Peter has a sweet tooth, but he is supposed to be careful with his sugar intake.  So the one thing he missed the most when I was away was healthy dessert.


Chocolate Thistles


1 1/3 3.5 oz milk or dark chocolate bar (I used dark)

1 cup All-bran cereal (I used Kellogg’s)

1/2 cup slivered almonds

1/4 cup unsweetened shaved coconut

1/4 cup dried sweet cherries

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Break the chocolate bar and put in a bowl.  Steam the bowl with chocolate in a steamer on low to melt.  Remove the bowl from the steamer and pour in the cereal, almonds, coconut and dried cherries.

Spoon 1 tbsp mounds of chocolate mounds onto prepared baking sheet.  Transfer to freezer to set for 10 minutes.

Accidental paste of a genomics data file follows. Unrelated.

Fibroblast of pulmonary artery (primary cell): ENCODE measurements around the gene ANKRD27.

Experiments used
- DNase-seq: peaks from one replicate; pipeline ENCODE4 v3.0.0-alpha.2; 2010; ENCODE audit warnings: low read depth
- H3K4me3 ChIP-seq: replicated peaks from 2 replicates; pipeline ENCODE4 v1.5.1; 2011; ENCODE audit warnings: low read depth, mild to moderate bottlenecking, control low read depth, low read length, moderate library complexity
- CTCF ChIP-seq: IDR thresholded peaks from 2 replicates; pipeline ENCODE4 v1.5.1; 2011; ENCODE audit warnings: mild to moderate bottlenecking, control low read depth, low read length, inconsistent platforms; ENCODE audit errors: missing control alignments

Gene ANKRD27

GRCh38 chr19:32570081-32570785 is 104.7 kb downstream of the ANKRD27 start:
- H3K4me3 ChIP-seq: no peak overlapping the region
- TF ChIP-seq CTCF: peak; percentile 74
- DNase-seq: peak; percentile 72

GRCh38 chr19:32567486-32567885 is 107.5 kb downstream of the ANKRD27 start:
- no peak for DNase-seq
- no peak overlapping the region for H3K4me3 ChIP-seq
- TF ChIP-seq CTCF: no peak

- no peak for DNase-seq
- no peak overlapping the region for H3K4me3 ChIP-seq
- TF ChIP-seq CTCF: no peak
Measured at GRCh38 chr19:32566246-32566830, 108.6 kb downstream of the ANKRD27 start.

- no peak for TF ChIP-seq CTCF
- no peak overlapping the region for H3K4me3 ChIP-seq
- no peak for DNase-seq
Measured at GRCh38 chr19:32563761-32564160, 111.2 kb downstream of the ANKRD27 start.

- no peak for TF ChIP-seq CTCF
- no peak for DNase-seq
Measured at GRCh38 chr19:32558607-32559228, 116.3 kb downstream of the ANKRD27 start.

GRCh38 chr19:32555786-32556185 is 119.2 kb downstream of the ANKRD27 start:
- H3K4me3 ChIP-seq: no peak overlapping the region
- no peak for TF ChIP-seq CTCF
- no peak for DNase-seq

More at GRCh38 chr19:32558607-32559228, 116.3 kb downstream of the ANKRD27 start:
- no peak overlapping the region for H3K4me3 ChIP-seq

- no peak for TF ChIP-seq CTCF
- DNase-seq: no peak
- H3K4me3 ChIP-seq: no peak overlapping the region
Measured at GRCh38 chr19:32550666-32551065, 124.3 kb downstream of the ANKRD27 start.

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Coconut Obsessed Pie


Whenever I was sick at home from school, my grandmother would unlock her small walk-in closet and get out an old leather suitcase full of goodies that were ordinarily off limits to anyone.  There were old pictorials, Linguaphone phono records, theater programs from London’s West End and New York’s Broadway.  She would then begin to tell me stories — recounting and recreating tragic sagas from Jane Eyre, Wuthering Heights and Hamlet, or funny stories from The Pickwick Papers.  It was usually in the winter when I was sick with the cold or the flu.  My grandmother would close the thick drapery and crank up the phonograph to play Linguaphone records for me.  More than 40 years have passed and I can still close my eyes and hear the authoritative British male voice saying: “Lesson number one: My Family — my wife, my son, my daughter and I…  I am standing by the window, smoking a pipe, my son is kneeling on the floor, playing with a train…”